Sunday, July 29, 2012

To the Catskills and Back Again

Every summer since I was sixteen (that is, since 2001), I've headed to the hamlet of East Durham in the Catskill Mountains for Catskills Irish Arts Week.  It is incredibly good craic (that's "fun," for those not familiar with the term).  This year was no exception.

The format of the week is that there are morning and afternoon workshops, lectures in the late afternoon, a concert in the evening, and sessions galore all over town at night.  There is also a céilí (social dance with live music) every night.  A full-time student takes morning and afternoon workshops while a half-time student takes only one or the other (you take a workshop on the same subject with the same teacher all five days, for instance, you could take concertina Mon-Fri mornings, and beginning set dancing Mon-Fri afternoons). The student badge also gives free admission to the concert and céilí.  The lectures are free for anyone to attend, the nightly concert and céilí are $10 per person if you don't have a student badge.  The sessions are also open to the public with no cover charge, although it is suggested that you be generous in your drink purchases at the pub where the session is hosted.

A lot of people come and take workshops, and even more come just for the nightly concerts, sessions, and dancing.  The little town of 200 residents swells to over a 1000 for the week.  People come year after year, and you make friends that you might only see or have contact with during that one week.  It's like Brigadoon (only with better music--no offense to Messrs. Lerner and Loewe).  The week is crowned on Saturday by the Andy McGann Festival, and usually Saturday night features Mass said at the Lady of Knock Shrine by Msgr. Charlie Coen, who is pretty much a permanent feature at CIAW teaching concertina classes.

In past years I have been a full-time student, taking variously harp, singing, and step dancing workshops. Last year and again this year, I have eschewed full-time registration and been only a half-time student.  This is great, because I was always too tired before to go to the afternoon lectures.  This year I made two of them--one on basic Irish language pronunciation (part of a series that went on all week, but I got a lot out of just the first one), and one about the history of the bodhran, which was very enlightening (basically--it doesn't have a history before the mid-20th century).  I also eschewed the singing sessions, at which I have in the past been a faithful attendee, since although I've also taken harp classes I really hate dragging it to the instrumental sessions.  I would probably have enjoyed hearing more of some of the professional singers who were tasked with playing host at the singing sessions (notably Michael Black of the Black Family, and the Friel Sisters this year--I love Jimmy Crowley too but I've heard him sing quite a bit).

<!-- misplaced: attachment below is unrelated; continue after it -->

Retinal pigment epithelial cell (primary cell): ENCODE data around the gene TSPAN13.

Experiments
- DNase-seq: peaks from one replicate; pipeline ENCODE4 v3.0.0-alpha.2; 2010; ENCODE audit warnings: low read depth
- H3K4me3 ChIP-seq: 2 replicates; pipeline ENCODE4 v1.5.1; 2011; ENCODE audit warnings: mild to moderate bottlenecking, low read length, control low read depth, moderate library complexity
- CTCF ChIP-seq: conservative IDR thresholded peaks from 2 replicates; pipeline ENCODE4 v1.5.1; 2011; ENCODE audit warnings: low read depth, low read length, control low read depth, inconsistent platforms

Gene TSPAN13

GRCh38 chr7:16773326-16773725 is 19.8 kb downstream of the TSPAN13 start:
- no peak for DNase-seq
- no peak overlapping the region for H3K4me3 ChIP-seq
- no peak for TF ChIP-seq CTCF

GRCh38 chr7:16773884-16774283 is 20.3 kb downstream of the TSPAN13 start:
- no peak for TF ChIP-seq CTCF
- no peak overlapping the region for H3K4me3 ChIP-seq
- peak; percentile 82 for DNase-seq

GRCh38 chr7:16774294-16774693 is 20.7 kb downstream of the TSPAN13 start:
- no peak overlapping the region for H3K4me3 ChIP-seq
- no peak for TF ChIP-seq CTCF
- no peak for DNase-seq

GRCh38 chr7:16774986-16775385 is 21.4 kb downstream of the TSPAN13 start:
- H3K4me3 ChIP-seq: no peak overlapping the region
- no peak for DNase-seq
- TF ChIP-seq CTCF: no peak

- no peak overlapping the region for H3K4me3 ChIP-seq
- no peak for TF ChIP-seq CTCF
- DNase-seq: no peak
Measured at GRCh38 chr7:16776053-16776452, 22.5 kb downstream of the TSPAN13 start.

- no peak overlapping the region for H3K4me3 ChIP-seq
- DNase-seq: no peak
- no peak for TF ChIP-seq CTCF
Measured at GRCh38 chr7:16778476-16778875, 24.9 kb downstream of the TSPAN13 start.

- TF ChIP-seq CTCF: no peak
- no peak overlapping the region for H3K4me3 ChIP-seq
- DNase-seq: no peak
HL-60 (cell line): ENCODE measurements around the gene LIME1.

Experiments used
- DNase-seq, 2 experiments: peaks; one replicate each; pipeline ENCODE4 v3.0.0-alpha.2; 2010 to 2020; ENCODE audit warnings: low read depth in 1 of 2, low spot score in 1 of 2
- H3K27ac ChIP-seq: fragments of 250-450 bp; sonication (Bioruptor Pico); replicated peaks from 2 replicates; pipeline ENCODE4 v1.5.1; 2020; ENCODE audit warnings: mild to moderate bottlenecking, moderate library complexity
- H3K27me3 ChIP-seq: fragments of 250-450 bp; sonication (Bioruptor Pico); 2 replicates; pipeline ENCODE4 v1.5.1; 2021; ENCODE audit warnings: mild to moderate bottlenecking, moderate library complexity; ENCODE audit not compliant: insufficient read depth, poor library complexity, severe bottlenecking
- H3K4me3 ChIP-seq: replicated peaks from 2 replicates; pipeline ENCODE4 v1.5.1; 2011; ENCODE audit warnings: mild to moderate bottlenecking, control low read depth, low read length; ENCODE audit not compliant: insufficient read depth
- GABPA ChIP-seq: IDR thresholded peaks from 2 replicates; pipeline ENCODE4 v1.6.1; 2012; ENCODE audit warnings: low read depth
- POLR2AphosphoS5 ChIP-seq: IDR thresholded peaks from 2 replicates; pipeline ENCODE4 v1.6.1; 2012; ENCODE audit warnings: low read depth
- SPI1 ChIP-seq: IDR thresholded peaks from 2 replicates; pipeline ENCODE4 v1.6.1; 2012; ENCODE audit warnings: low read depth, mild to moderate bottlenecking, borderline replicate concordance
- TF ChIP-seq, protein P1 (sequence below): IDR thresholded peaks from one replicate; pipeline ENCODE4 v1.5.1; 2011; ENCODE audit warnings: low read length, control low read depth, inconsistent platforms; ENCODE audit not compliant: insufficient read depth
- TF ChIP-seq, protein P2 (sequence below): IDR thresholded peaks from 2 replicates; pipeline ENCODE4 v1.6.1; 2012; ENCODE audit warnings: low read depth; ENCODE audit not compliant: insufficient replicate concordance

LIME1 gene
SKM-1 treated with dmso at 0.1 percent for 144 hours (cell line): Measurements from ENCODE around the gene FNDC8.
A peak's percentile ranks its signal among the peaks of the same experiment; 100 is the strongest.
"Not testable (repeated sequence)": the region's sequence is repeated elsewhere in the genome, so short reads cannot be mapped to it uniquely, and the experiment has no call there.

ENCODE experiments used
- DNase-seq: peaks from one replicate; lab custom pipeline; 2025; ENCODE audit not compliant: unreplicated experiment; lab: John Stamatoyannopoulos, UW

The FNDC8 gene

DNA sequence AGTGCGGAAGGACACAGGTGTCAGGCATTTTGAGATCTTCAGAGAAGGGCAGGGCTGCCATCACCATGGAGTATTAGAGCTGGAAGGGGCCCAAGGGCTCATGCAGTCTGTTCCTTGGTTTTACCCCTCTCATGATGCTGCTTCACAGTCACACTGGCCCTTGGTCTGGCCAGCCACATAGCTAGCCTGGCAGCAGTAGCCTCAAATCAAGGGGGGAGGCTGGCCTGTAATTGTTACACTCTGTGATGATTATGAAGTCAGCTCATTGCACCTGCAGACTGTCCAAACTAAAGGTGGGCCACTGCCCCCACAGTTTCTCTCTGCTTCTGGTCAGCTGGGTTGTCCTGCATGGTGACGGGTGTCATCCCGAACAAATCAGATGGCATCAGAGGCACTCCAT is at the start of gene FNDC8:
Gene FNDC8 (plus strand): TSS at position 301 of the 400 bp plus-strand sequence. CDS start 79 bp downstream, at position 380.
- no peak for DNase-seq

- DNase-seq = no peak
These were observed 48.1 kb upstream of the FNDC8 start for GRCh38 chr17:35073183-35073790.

So what did I do?  I danced.  Almost five hours a day.  Seriously!  I took the advanced set dancing workshop (a type of social dancing a bit like square or contra), and went to a céilí every night for seven nights running.  CIAW ran the Mon-Fri dances, while the preceding Sunday night was hosted by the local East Durham Set Dancers (of which my mother is a part), and the following Saturday was courtesy of the Shamrock House pub/restaurant/resort which is the town's main set dancing venue.  Saturday's céilí was on-the-house (no cover charge).  By Saturday, I was more or less hobbling and only danced two sets, and on Wednesday the venue was hotter than hades and I danced three sets and went home to shower.  Every other night I danced almost every set (about 3 hours of dancing), besides having been to the 2.5-hour class in the morning.  I loved it, and I lost two pounds. My mom and I joked about starting an Irish-themed weight-loss camp with healthy food and hours and hours of dancing every day.  Pádraig McEneany taught the advanced sets this year and called at some of the céilis, and he's absolutely brilliant.  He teaches at a good pace, is patient but firm, and notices everything.  As a caller, he's really good about telling you the next move just far enough in advance, and giving lots of detail if the set has any unusual features ("House around with crossed hands!  Now swing in céilí hold..." etc.). He also made sure that we would do one of the sets that we'd done in class that morning.  I'd love to see him back in the Catskills in future years.

(Photo: Fiddle Class with Matt Cranitch, CIAW 2010, by Tim Raab,

It was a really great week.  If you are at all interested in Irish music or dance, you should give it a try.  There is also good music to be found in East Durham on Memorial Day weekend and at the weekend Banjo Burke Festival in October.

I must admit, though, that despite all the fun, I was pretty happy to get back to Anchorage, where it's been hovering around 68 degrees all week.  I don't miss 95F and 75% humidity!

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